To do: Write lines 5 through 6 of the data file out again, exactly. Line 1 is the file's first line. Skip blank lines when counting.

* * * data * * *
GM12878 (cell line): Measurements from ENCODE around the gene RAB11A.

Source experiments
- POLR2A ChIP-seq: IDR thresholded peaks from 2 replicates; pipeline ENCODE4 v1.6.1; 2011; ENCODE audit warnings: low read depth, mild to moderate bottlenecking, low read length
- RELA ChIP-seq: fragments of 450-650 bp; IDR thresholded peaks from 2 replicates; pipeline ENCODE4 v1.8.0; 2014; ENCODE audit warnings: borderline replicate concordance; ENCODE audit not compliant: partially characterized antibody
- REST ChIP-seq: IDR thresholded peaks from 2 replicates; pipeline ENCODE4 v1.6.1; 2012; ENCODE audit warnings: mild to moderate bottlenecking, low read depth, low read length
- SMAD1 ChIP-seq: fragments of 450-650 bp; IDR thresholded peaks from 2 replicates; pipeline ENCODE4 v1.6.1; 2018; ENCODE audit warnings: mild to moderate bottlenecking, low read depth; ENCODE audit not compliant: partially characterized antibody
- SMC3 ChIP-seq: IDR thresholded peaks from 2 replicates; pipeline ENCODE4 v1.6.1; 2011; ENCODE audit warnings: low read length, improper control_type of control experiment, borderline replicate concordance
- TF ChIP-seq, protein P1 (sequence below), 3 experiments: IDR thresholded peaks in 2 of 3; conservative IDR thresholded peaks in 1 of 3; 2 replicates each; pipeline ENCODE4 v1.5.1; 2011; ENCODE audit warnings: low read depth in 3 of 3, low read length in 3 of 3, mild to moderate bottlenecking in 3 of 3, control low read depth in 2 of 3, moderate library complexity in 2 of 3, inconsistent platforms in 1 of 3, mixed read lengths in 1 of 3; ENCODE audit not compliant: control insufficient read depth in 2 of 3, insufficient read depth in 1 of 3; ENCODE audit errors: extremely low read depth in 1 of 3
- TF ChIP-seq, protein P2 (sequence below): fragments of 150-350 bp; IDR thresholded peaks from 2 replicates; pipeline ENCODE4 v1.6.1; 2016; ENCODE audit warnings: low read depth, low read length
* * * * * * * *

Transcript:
- REST ChIP-seq: IDR thresholded peaks from 2 replicates; pipeline ENCODE4 v1.6.1; 2012; ENCODE audit warnings: mild to moderate bottlenecking, low read depth, low read length
- SMAD1 ChIP-seq: fragments of 450-650 bp; IDR thresholded peaks from 2 replicates; pipeline ENCODE4 v1.6.1; 2018; ENCODE audit warnings: mild to moderate bottlenecking, low read depth; ENCODE audit not compliant: partially characterized antibody